his sentiments fully on a preceding day; | considered in the interim, whether any of that he continued in the same persuasion; and that this bill should not, with his individual concurrence, go into a committee. Lord Holland urged the expediency of agreeing to the bill, and defended the conduct of the house of commons, which he conceived to be perfectly constitutional, the amount of it merely being an address to his majesty not to grant any offices in reversion until six weeks after the commencement of this session of parliament. He differed with the noble and learned lord as to the causes of the evils which followed the transactions of 1641; he thought they were rather produced by high prerogative lawyers stretching the prerogative too far. As to the fears of what had been once formidable remaining when the danger had ceased, it might be to that sentiment that we might attribute the terrors some people even now had of the pope, and their fears for the return of queen Mary. He intreated their lordships not to reject the bill; but, on the contrary, by agreeing to it, to shew their disposition to concur in measures of public economy.

The Earl of Carlisle objected to the bill, on the ground that no necessity for it had been proved; there was nothing but the mere statement in the preamble that it was expedient, but why it was expedient was not shewn; and that, in his opinion, was not a sufficicient ground for calling upon the king to give up a long-used prerogative. He thought the bill ought to be discussed there on its own merits, without mixing with it any question about the conduct of the house of commons.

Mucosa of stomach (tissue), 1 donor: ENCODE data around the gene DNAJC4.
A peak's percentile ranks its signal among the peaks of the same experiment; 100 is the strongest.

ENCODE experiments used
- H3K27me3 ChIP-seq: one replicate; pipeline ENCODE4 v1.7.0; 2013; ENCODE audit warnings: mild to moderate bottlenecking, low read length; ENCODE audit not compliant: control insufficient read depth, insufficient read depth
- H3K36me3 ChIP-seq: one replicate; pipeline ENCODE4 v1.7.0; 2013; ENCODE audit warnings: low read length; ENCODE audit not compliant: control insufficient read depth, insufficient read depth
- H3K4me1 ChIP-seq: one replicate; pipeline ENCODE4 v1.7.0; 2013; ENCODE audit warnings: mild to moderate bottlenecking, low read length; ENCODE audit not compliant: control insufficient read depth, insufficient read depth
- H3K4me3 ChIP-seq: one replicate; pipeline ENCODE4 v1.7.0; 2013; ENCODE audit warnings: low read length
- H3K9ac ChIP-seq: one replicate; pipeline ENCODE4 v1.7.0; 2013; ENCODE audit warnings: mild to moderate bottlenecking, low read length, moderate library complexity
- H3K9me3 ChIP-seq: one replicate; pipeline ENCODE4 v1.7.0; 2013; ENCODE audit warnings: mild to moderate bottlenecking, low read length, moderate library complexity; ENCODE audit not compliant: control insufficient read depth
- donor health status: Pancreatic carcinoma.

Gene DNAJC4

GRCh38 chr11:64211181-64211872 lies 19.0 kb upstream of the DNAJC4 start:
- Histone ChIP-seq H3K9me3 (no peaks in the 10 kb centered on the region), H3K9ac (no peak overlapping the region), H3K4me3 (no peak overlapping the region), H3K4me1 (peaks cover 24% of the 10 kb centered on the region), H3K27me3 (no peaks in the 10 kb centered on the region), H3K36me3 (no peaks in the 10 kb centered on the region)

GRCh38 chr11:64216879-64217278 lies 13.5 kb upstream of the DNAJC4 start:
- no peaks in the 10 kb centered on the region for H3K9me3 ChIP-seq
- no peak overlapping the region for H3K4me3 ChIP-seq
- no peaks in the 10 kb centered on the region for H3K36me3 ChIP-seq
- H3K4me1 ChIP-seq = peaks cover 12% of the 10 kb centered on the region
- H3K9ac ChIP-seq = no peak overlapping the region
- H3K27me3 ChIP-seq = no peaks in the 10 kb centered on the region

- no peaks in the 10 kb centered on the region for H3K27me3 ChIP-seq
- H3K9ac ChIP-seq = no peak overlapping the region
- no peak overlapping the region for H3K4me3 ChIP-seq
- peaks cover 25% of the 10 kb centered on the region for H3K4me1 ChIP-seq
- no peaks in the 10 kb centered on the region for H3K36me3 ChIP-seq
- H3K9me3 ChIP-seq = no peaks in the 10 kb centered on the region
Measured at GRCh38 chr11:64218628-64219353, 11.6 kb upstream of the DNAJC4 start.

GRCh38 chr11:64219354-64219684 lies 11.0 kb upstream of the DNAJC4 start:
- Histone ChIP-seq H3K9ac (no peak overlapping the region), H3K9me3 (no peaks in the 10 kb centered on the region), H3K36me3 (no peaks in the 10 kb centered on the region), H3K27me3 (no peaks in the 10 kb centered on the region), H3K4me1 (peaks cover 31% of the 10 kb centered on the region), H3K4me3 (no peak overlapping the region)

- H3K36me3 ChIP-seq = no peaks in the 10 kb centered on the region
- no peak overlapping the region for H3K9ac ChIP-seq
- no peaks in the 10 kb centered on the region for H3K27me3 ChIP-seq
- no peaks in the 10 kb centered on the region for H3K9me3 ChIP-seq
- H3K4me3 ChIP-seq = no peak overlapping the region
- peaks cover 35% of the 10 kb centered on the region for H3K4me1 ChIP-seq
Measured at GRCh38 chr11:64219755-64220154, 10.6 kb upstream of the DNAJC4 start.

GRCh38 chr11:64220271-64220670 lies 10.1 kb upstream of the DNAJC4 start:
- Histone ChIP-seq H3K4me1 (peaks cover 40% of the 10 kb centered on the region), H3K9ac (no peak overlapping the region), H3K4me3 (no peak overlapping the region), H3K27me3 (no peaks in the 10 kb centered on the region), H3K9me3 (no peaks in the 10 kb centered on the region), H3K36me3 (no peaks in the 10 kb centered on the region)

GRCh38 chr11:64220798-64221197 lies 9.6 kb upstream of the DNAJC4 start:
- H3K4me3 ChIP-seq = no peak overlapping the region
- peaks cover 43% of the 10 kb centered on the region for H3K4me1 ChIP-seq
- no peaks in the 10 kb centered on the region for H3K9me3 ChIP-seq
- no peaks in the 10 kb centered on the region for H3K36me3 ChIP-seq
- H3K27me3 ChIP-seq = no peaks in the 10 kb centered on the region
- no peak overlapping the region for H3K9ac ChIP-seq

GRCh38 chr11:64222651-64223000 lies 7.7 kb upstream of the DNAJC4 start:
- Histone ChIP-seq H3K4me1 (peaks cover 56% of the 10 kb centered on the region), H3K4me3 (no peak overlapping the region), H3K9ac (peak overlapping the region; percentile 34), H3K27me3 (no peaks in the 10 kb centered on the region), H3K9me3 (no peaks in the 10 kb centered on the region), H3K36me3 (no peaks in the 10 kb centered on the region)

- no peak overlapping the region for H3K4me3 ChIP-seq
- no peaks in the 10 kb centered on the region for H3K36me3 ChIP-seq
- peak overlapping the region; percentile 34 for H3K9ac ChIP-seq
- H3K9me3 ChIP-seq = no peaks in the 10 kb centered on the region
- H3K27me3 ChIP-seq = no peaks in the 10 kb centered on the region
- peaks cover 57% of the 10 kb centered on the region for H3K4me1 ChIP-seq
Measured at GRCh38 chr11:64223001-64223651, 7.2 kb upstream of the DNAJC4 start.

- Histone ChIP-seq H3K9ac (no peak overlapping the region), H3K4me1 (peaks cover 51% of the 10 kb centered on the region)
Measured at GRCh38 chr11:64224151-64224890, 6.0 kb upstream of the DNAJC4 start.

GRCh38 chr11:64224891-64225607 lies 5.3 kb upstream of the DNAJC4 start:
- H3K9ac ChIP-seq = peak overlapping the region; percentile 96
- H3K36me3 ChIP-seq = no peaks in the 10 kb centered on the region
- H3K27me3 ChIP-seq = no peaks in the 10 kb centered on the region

The Earl of Moira also objected to the bill, on a similar ground. He did not think the bill at all a measure of public economy; or that it had any greater connection with public economy than with the Greenland whale-fishery. The prerogatives of the crown must be always considered to exist for the benefit of the people; but in this case there was, in his opinion, no object of public benefit to be attained. Under the circumstances, however, in which this bill came to the house, he intended, if the order was discharged, to move that a message be sent to the house of commons, requesting a conference, in order that they might state their reasons for passing the bill.

Lord Harrowby strongly urged the expediency of agreeing to the bill, with the limitation intended to be proposed by his noble friend, in order that it might be

Earl Grey. My lords; the noble lord. who has just sat down, has delivered observations so marked by political prudence, that I should have felt it unnecessary to have troubled your lordships, were I not unwilling to give a silent vote on a question of such vital importance at the present moment. I have heard fall from a noble and learned lord (Redesdale) such strange inferences, that I really feel at a loss in what manner to account for them, unless by supposing him to be influenced, on this occasion, by as strong a political bigotry, as recently he was by a religious bigotry, so violent as not to have permitted his majesty's ministers to venture his return to Ireland. That learned lord has declared his decided hostility to this measure, principally upon three grounds; first, that its advocates have afforded to this house no proofs of its expediency; next, that it is a direct invasion of the royal prerogative; and finally, that it is objectionable, from the manner in which, he asserts, the other house of parliament has attempted to force it upon the consideration of your lordships. My lords, in the first place, its expediency has appeared manifest to those who, by the vote of the other house, a vote recommended by the Speech from the throne, had, in consequence of very accurate investigation and very mature inquiry, found that, in order to effect all the objects of a salutary and practicable economy, an end ought to be put to the granting of offices in reversion. It was found, that whilst such grants continued to be made by the crown, it was impossible either to abolish or regulate those offices, which, from a change in circumstances, had considerably varied in the nature of their importance, and the extent of their duties, from the period when they were originally bestowed. Did